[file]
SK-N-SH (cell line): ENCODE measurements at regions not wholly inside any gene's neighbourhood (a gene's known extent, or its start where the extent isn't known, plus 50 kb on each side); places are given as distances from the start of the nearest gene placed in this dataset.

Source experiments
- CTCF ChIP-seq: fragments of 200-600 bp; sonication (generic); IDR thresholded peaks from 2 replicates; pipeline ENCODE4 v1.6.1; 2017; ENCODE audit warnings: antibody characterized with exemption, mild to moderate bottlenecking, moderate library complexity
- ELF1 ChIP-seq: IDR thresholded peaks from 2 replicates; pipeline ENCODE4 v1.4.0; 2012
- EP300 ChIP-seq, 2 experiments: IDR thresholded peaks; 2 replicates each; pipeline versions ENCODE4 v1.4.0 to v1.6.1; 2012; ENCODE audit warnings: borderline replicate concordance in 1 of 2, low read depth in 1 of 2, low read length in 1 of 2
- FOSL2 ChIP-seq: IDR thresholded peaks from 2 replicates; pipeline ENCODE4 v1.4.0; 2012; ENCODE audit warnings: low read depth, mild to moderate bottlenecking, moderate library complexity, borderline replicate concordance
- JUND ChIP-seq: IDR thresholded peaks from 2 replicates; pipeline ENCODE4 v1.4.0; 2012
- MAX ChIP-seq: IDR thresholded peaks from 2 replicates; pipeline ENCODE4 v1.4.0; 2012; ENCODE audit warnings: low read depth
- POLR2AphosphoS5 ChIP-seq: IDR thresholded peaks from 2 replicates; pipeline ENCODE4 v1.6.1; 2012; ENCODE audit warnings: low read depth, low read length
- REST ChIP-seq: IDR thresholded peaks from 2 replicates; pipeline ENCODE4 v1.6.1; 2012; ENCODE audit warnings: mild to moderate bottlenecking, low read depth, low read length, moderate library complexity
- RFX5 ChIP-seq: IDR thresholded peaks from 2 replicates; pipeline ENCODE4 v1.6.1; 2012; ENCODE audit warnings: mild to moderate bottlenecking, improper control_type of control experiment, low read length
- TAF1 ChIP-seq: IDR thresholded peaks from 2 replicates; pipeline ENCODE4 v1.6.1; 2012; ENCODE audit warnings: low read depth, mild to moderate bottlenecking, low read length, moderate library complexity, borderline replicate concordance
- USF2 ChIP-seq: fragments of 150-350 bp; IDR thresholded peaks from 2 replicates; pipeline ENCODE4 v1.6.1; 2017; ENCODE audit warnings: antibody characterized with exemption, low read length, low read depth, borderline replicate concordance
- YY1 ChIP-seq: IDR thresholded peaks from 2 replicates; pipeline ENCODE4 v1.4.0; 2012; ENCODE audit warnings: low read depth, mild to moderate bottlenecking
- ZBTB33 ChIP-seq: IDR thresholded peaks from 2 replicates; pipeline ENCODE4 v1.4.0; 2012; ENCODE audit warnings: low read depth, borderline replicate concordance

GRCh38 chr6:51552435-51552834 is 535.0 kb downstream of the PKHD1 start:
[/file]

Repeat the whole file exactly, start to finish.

SK-N-SH (cell line): ENCODE measurements at regions not wholly inside any gene's neighbourhood (a gene's known extent, or its start where the extent isn't known, plus 50 kb on each side); places are given as distances from the start of the nearest gene placed in this dataset.

Source experiments
- CTCF ChIP-seq: fragments of 200-600 bp; sonication (generic); IDR thresholded peaks from 2 replicates; pipeline ENCODE4 v1.6.1; 2017; ENCODE audit warnings: antibody characterized with exemption, mild to moderate bottlenecking, moderate library complexity
- ELF1 ChIP-seq: IDR thresholded peaks from 2 replicates; pipeline ENCODE4 v1.4.0; 2012
- EP300 ChIP-seq, 2 experiments: IDR thresholded peaks; 2 replicates each; pipeline versions ENCODE4 v1.4.0 to v1.6.1; 2012; ENCODE audit warnings: borderline replicate concordance in 1 of 2, low read depth in 1 of 2, low read length in 1 of 2
- FOSL2 ChIP-seq: IDR thresholded peaks from 2 replicates; pipeline ENCODE4 v1.4.0; 2012; ENCODE audit warnings: low read depth, mild to moderate bottlenecking, moderate library complexity, borderline replicate concordance
- JUND ChIP-seq: IDR thresholded peaks from 2 replicates; pipeline ENCODE4 v1.4.0; 2012
- MAX ChIP-seq: IDR thresholded peaks from 2 replicates; pipeline ENCODE4 v1.4.0; 2012; ENCODE audit warnings: low read depth
- POLR2AphosphoS5 ChIP-seq: IDR thresholded peaks from 2 replicates; pipeline ENCODE4 v1.6.1; 2012; ENCODE audit warnings: low read depth, low read length
- REST ChIP-seq: IDR thresholded peaks from 2 replicates; pipeline ENCODE4 v1.6.1; 2012; ENCODE audit warnings: mild to moderate bottlenecking, low read depth, low read length, moderate library complexity
- RFX5 ChIP-seq: IDR thresholded peaks from 2 replicates; pipeline ENCODE4 v1.6.1; 2012; ENCODE audit warnings: mild to moderate bottlenecking, improper control_type of control experiment, low read length
- TAF1 ChIP-seq: IDR thresholded peaks from 2 replicates; pipeline ENCODE4 v1.6.1; 2012; ENCODE audit warnings: low read depth, mild to moderate bottlenecking, low read length, moderate library complexity, borderline replicate concordance
- USF2 ChIP-seq: fragments of 150-350 bp; IDR thresholded peaks from 2 replicates; pipeline ENCODE4 v1.6.1; 2017; ENCODE audit warnings: antibody characterized with exemption, low read length, low read depth, borderline replicate concordance
- YY1 ChIP-seq: IDR thresholded peaks from 2 replicates; pipeline ENCODE4 v1.4.0; 2012; ENCODE audit warnings: low read depth, mild to moderate bottlenecking
- ZBTB33 ChIP-seq: IDR thresholded peaks from 2 replicates; pipeline ENCODE4 v1.4.0; 2012; ENCODE audit warnings: low read depth, borderline replicate concordance

GRCh38 chr6:51552435-51552834 is 535.0 kb downstream of the PKHD1 start: